It’s not the flames or even the smoke that’s taking our firefighters in historically large numbers
| Studies Reveal Number One Killer of Firefighters
(HealthLine) A surplus of new evidence shows that it’s not just the flames themselves or the inhalation of smoke that’s taking our firefighters in historically large numbers.
It’s the toxic and often carcinogenic soot that’s left behind on the fire gear and the firefighters themselves.
Beat cancer, giving back
Fires have gotten far more toxic in the past 25 years.
Just ask Steve Fisher.
A firefighter and family man from Portland, Oregon, Fisher didn’t know too much about the link between firefighting and cancer when he started his career.
‘Hit the shower and wash that cancer off your body.’
That all changed in 1998, when a captain with the Eugene Fire Department sent Fisher and his fellow firefighters a clear message.
“When we got back to the firehouse, my captain would always say to everyone, ‘Hit the shower and wash that cancer off your body.’
“He was the first one in my career that I ever heard talk about that in the fire service,” Fisher told Healthline.
It still wasn’t enough — 11 years later, Fisher was diagnosed with testicular cancer.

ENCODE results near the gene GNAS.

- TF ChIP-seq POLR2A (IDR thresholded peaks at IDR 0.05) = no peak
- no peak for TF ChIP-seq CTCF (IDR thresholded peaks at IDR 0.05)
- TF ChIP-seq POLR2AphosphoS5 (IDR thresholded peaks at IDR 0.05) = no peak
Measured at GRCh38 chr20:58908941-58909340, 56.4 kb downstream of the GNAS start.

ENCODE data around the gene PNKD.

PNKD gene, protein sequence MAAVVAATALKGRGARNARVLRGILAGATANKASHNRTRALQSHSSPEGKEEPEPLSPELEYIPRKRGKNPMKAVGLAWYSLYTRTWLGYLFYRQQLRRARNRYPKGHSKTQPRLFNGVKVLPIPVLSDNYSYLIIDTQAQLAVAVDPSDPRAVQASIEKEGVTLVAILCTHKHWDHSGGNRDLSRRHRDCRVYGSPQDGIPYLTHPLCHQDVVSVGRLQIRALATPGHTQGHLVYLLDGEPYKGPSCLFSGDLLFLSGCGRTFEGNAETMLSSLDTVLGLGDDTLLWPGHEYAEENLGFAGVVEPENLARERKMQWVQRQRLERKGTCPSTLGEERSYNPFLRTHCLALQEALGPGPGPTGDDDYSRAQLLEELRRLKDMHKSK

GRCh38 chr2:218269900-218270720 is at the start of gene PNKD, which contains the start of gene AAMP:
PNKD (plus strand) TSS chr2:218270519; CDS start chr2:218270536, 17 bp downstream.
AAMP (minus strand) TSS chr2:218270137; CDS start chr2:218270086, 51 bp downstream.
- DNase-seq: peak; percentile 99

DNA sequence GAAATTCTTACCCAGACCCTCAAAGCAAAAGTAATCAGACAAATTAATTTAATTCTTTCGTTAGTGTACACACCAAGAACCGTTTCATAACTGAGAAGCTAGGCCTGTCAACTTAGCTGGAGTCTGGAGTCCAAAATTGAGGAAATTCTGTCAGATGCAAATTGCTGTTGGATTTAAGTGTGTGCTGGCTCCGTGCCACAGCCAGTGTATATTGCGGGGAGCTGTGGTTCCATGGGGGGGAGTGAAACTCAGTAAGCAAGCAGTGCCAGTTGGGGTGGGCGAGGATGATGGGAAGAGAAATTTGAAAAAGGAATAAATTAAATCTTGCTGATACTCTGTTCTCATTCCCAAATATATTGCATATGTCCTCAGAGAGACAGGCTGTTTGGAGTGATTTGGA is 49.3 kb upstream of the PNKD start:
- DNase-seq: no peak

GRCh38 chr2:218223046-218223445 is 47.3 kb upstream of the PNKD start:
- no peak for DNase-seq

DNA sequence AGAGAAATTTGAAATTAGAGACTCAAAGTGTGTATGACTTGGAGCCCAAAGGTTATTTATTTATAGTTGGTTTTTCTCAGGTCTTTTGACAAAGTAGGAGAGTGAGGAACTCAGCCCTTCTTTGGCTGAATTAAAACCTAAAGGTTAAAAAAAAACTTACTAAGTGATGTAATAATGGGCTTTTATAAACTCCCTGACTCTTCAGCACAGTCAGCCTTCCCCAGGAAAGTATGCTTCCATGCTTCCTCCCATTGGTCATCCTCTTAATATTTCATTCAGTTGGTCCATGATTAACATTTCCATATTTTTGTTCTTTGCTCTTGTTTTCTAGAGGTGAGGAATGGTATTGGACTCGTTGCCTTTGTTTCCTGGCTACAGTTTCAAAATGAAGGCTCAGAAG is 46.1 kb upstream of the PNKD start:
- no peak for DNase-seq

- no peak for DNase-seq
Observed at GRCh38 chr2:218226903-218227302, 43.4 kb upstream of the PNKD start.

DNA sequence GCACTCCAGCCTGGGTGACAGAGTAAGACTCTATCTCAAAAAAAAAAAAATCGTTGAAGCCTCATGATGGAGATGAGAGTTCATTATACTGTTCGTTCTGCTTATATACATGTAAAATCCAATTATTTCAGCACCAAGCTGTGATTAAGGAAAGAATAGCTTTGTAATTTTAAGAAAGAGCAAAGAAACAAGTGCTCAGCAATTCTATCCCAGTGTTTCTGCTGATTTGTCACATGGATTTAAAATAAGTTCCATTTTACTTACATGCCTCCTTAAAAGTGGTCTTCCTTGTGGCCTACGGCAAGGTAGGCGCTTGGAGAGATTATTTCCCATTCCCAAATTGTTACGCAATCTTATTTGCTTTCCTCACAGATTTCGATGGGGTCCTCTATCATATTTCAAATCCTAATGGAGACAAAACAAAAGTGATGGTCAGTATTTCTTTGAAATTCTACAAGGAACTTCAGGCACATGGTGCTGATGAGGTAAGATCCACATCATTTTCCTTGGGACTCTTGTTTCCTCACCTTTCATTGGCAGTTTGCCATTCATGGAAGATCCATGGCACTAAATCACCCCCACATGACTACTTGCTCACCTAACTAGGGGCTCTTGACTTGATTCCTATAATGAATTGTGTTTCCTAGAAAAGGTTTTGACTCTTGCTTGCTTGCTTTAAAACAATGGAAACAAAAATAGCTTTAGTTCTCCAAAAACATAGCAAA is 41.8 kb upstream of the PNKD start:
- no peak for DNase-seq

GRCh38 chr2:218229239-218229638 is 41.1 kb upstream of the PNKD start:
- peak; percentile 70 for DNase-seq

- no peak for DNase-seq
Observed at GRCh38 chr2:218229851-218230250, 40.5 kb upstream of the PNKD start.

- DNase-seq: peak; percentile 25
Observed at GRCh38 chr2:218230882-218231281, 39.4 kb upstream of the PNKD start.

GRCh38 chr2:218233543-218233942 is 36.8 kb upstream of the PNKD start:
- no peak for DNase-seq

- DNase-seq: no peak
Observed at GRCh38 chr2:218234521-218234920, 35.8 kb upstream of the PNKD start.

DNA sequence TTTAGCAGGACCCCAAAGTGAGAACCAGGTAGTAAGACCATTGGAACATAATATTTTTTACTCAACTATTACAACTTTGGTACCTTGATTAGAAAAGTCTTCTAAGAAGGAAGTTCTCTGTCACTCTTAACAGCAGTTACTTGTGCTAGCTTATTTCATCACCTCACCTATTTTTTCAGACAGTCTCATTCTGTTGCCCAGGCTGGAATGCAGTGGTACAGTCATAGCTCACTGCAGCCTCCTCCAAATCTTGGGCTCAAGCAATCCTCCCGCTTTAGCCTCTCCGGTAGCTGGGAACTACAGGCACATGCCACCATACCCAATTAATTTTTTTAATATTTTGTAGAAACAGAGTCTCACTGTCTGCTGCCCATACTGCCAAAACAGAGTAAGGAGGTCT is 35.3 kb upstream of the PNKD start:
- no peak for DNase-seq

An Oregon law that recognizes the growing body of evidence linking firefighting and cancer was approved by the state Legislature just in time to help Fisher.
He had surgery and underwent chemotherapy. He’s now in remission.
The list of cancers in Oregon that are presumed to be connected to firefighting include testicular, lymphoma, leukemia, myeloma, lung, brain, breast, and colorectal.
“I was the first claim under the new presumptive law, which says that an insurance company has to prove that my cancer came from somewhere other than firefighting,” said Fisher, who’s now an active member of the Firefighter Cancer Support Network (FCSN), a national nonprofit leader in the battle against occupational cancer for more than a decade.
Read the full story at HealthLine.